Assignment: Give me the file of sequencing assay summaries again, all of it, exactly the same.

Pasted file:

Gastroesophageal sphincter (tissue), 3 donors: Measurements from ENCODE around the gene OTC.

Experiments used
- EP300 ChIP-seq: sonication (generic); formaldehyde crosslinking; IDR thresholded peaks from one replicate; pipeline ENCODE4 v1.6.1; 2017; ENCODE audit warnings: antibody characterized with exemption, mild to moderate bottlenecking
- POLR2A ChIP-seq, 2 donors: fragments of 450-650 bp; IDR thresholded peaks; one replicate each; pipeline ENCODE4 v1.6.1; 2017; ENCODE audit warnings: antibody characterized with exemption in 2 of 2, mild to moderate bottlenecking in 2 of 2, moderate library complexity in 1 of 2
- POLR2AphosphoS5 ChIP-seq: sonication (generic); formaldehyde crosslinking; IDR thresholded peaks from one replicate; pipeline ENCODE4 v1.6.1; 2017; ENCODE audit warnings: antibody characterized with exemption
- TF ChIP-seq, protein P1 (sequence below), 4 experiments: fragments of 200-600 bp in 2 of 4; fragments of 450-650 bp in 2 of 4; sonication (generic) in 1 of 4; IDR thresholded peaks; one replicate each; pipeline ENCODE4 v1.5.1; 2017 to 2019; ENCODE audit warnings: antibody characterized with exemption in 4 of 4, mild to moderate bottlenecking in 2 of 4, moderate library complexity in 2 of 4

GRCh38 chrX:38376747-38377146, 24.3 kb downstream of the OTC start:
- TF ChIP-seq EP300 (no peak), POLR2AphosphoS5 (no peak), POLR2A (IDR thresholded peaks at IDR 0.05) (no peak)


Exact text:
Gastroesophageal sphincter (tissue), 3 donors: Measurements from ENCODE around the gene OTC.

Experiments used
- EP300 ChIP-seq: sonication (generic); formaldehyde crosslinking; IDR thresholded peaks from one replicate; pipeline ENCODE4 v1.6.1; 2017; ENCODE audit warnings: antibody characterized with exemption, mild to moderate bottlenecking
- POLR2A ChIP-seq, 2 donors: fragments of 450-650 bp; IDR thresholded peaks; one replicate each; pipeline ENCODE4 v1.6.1; 2017; ENCODE audit warnings: antibody characterized with exemption in 2 of 2, mild to moderate bottlenecking in 2 of 2, moderate library complexity in 1 of 2
- POLR2AphosphoS5 ChIP-seq: sonication (generic); formaldehyde crosslinking; IDR thresholded peaks from one replicate; pipeline ENCODE4 v1.6.1; 2017; ENCODE audit warnings: antibody characterized with exemption
- TF ChIP-seq, protein P1 (sequence below), 4 experiments: fragments of 200-600 bp in 2 of 4; fragments of 450-650 bp in 2 of 4; sonication (generic) in 1 of 4; IDR thresholded peaks; one replicate each; pipeline ENCODE4 v1.5.1; 2017 to 2019; ENCODE audit warnings: antibody characterized with exemption in 4 of 4, mild to moderate bottlenecking in 2 of 4, moderate library complexity in 2 of 4

GRCh38 chrX:38376747-38377146, 24.3 kb downstream of the OTC start:
- TF ChIP-seq EP300 (no peak), POLR2AphosphoS5 (no peak), POLR2A (IDR thresholded peaks at IDR 0.05) (no peak)